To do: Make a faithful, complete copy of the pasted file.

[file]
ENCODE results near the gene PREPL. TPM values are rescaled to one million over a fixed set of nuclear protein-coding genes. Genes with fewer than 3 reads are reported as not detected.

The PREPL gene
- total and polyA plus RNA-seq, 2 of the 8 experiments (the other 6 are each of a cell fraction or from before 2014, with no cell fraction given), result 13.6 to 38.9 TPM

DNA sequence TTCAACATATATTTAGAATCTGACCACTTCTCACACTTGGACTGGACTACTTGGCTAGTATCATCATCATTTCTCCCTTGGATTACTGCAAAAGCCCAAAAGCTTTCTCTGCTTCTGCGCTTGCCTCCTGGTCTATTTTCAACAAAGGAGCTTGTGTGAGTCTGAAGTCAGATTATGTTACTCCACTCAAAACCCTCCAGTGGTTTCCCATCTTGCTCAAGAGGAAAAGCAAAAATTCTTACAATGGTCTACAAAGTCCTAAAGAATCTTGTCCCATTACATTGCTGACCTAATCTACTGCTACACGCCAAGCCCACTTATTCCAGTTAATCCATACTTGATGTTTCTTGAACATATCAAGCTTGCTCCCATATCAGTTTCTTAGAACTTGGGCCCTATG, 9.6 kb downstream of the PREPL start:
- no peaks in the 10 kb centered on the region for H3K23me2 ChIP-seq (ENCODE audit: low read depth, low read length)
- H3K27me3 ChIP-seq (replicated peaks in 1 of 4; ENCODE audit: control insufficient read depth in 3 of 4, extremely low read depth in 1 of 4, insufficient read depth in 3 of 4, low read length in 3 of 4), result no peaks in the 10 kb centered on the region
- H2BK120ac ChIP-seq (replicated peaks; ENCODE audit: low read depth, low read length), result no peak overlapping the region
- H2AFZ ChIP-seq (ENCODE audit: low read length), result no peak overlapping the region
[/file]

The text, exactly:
ENCODE results near the gene PREPL. TPM values are rescaled to one million over a fixed set of nuclear protein-coding genes. Genes with fewer than 3 reads are reported as not detected.

The PREPL gene
- total and polyA plus RNA-seq, 2 of the 8 experiments (the other 6 are each of a cell fraction or from before 2014, with no cell fraction given), result 13.6 to 38.9 TPM

DNA sequence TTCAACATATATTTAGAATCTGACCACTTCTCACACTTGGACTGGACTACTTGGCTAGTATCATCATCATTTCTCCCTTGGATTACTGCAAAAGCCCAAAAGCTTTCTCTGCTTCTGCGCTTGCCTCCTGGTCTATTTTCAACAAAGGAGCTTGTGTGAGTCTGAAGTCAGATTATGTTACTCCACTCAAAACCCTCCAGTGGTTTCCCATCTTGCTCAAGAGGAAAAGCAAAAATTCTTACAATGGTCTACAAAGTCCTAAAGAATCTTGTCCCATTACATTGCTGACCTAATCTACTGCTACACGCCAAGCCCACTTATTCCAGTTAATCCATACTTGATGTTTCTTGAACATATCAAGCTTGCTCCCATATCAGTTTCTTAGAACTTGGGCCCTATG, 9.6 kb downstream of the PREPL start:
- no peaks in the 10 kb centered on the region for H3K23me2 ChIP-seq (ENCODE audit: low read depth, low read length)
- H3K27me3 ChIP-seq (replicated peaks in 1 of 4; ENCODE audit: control insufficient read depth in 3 of 4, extremely low read depth in 1 of 4, insufficient read depth in 3 of 4, low read length in 3 of 4), result no peaks in the 10 kb centered on the region
- H2BK120ac ChIP-seq (replicated peaks; ENCODE audit: low read depth, low read length), result no peak overlapping the region
- H2AFZ ChIP-seq (ENCODE audit: low read length), result no peak overlapping the region